During weeks 7-12, I cut my running down to once or twice per week (though I was back up to 3-4 times a week by the second trimester!) and instead did low-impact exercises like mat Pilates, riding the stationary bike, and this Tracy Anderson DVD. She’s kind of a controversial figure in the fitness world, but counts women like Gwyneth Paltrow and Madonna amongst her devotees. I decided to give it a try and found it perfect for my flagging energy level. It’s a full body workout that requires minimal equipment (I was even able to bring the DVD with me on work trips to exercise in my hotel room) and never risks you overheating.

Other great exercises include swimming, walking, Yoga or riding a stationery bike. (By all means if you’re a regular cyclist continue, but you’ll want to be extra careful about avoiding collisions or falls). It’s also best to not suddenly pick up running, or tennis, or kickboxing if you’ve never done it before.

In summary, Dr Bean says, “You should be able to push yourself just as hard as before pregnancy in this stage, but it would be prudent to avoid strenuous activity and overtraining. Just remember to avoid doing exercises where your core temperature may compromise the baby’s health (including hot Yoga)!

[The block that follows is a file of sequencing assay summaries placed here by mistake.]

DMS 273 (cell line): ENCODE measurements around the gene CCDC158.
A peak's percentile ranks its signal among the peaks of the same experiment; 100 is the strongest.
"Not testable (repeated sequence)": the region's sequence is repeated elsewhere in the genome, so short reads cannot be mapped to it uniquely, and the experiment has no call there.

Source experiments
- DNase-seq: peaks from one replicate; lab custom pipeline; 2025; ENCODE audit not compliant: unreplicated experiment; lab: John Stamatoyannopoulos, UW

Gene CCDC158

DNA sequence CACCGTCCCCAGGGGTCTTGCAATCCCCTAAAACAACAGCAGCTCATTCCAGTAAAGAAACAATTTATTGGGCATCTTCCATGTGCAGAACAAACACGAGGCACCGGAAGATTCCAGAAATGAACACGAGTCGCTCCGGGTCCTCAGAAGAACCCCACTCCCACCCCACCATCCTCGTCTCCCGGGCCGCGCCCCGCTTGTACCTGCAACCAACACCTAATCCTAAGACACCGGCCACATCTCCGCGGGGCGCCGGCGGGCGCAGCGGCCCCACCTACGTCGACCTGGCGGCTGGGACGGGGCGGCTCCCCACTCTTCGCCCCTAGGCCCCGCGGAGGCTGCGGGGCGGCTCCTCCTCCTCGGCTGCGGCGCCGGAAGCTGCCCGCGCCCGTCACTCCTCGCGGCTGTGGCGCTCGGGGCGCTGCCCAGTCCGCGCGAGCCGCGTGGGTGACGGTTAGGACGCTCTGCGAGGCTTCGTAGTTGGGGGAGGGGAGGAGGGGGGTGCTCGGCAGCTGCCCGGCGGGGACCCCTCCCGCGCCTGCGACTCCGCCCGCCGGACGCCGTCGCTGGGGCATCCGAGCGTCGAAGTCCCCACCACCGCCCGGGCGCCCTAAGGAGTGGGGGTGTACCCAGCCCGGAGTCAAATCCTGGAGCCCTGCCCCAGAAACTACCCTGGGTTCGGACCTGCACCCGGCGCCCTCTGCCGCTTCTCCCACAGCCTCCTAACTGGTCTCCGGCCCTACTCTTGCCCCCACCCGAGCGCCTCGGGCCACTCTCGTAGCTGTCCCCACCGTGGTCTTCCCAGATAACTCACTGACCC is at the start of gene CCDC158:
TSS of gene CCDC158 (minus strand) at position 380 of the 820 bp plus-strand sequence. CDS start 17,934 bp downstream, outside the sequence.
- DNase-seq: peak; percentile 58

As always, exercise should make you feel good, and never is that more the case than during pregnancy. The bottom line is that you should always listen to your body, and if something doesn’t feel good, simply stop! Maybe you’ll feel better tomorrow, or in a couple weeks, or maybe you’ll just return to it after having your baby. Every body is different, but just about every body will benefit from exercise!

Read More:

Third Trimester Exercise Tips
Best Prenatal Yoga in Singapore
Even Trainers Struggle: Regaining My Fitness After Pregnancy